A broad spectrum of sugars, protein, L-Glutamine, flavoring, electrolytes, Vitamin C, and a thickener/emulsifier.  That's it. 

Full Disclosure/Fine Print:  Fluid did offer me a sponsorship this season so of course that creates some bias, but I approached them because I liked their product.

So anyway, I'll get off my soap box now, but if you're finding yourself ravenously hungry, low on energy, and generally feeling kinda crappy all day long while training hard, especially if you're running a (reasonable) calorie deficit give a recovery drink a shot.

Here's my advice, executive summary style:

  1. Drink your recovery drink while you're still sweaty, but don't sit on the couch while you do it, that's just gross.
  2. Shoot for some carbs and protein, and try adding in some L-Gluatmine.
  3. Drink real food first, but when you're on the go give Fluid Recovery Drink a shot!

Monday, November 14, 2011

Tuesday, November 8, 2011

Ironman Recap - Victory Over Self

Hi Everyone,

I've taken a bit of a break from blogging recently, along with a break in structured training.  I've still been at it though.  In the last few months since IM I've really gotten my running back on track, gotten my nutrition dialed in again, and in general gotten my head screwed back on right.

I've got a few posts brewing my head that should be coming up shortly.  I've really missed writing.  Until then...I'll leave you with this:

On December 1st, 2008 I wrote this crazy blog post that said:

Today is 11/11/11, a little less than 3 years since that date and about 4 years since I was the 400 pound, nearly dead, and very unhappy Mike that I was.  It was so long ago that sometimes it seems as if I have lived two lives, each with a separate set of memories and experiences.

I can see old pictures, and know they were me.  I can remember those moments, but they seem surreal now.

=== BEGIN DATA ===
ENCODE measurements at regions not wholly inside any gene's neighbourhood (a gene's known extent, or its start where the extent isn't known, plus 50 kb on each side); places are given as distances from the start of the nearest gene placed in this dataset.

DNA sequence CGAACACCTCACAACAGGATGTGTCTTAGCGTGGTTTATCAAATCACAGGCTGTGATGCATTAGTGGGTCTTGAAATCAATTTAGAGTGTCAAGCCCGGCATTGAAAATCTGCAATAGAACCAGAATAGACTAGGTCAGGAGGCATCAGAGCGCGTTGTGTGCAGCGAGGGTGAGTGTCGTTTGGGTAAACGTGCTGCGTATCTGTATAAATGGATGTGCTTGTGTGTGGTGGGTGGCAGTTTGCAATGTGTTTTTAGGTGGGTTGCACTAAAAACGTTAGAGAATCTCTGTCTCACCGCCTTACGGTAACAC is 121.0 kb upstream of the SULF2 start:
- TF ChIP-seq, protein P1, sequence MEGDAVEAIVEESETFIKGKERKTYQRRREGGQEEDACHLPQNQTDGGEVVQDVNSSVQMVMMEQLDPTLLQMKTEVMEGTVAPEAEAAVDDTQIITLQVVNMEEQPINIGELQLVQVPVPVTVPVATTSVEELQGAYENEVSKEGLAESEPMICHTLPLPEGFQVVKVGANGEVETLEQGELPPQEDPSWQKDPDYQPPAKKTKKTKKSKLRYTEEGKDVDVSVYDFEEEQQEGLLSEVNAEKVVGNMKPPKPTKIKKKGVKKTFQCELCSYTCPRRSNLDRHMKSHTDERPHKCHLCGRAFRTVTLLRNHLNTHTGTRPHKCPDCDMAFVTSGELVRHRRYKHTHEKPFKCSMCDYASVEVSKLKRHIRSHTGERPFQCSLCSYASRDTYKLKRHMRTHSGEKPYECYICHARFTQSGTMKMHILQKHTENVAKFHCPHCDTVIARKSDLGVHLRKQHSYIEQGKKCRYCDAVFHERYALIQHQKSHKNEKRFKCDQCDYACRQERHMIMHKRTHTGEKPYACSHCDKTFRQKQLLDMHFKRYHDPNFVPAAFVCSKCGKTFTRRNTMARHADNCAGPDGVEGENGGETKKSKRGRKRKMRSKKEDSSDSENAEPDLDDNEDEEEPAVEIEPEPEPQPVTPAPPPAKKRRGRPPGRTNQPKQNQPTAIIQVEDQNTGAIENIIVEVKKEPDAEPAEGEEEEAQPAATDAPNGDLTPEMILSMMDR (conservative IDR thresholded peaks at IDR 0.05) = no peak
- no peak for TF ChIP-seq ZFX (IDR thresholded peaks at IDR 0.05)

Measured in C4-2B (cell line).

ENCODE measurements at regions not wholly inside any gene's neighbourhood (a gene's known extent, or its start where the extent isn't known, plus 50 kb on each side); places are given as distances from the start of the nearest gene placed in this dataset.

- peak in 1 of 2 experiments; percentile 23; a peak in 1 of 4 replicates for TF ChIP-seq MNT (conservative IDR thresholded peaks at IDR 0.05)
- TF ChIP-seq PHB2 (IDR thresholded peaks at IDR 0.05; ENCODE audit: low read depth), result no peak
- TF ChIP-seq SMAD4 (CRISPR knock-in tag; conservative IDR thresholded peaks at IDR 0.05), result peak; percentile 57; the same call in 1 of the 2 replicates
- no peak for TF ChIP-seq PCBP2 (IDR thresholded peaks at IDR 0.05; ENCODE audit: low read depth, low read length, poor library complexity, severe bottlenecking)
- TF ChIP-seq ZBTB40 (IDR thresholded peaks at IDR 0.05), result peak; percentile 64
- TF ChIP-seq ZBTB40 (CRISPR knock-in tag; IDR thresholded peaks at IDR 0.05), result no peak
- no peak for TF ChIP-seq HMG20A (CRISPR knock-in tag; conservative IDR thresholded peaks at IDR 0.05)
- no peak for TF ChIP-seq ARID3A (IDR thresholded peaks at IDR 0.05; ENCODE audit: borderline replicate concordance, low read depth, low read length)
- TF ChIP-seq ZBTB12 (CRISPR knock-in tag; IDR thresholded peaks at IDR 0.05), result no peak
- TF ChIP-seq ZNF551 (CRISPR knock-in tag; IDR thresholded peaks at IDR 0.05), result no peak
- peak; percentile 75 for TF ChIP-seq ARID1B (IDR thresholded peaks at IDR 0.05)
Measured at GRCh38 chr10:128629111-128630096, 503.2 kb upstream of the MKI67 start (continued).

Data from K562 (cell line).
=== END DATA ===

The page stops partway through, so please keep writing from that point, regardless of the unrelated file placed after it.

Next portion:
The truth is that's me though.  That person was me, just an inferior version.  These last 4 years I've been battling with myself, fighting not just over my weight.  I've had alot of victories in the last 4 years, and some losses to be sure. I'm so thankful for the journey though.  The person I was was smart, and dedicated, and a hard worker.  I'm still those things, but along the way I had to become brave, confident, and strong. 


2005 / 2011

I finished an Ironman, and that's pretty cool.  But there is so much more that is even better, that seemed mundane at the time.  It really is the journey.

I became strong enough to do the right thing even when it wasn't the easy thing.  I survived a divorce that cost me nearly every possession I owned and every friend I had.  The morning I was due in divorce court I woke up and went for a run.  

I became the person that shows up every day.  Last winter I ran in a snow storm, because the gyms were closed. 

I became the person that never, ever quits.  This summer I rode my bike 120 miles in the rain, on a challenge course called "Dairyland Dare" that is billed as "The toughest ride in the midwest."  After I was done I took a shower, ate a sandwich, and drove about 3 1/2 hours to Chicago so I could cheer for Lana the next day when she ran a half marathon in Chicago.  

And then there was Ironman Wisconsin.  It was a day filled with challenges, and more downs that ups.  In my race against the clock, things didn't go so well.  But the person I am managed things the best I could, persevered, suffered through the bad stuff, and smiled when my friends and family cheered me on.  Old Mike wouldn't have had a shot, even if his body could hold out, his mind never could have. 

Aristotle said that the hardest victory is victory over self.  My victory over my previous self is something I hope I never forget.  This journey has undoubtedly been the hardest thing I've ever done, and has become something that will frame who I will be the rest of my life. 

I count him braver who conquers his desires than him who conquers his enemies; for the hardest victory is the victory over self. - Aristotle

Wednesday, September 21, 2011

In The News!

Thanks to the Ottawa Daily Times for the great story!  If you're suffering from obesity, or just want to lose some weight, it's possible.  It can be done, and this is how I did it.

Wednesday, September 14, 2011

Ironman Wisconsin 2011 14:18:09

I woke up at 3:30am on 9/11/11, and I knew the day was finally here.  Ironman.  The race I’ve been aspiring to for the last three years, was going to happen in three and a half hours.  Even if everything went exactly to plan, I knew this race would test me. But that wasn't the case.  Almost nothing went how I planned.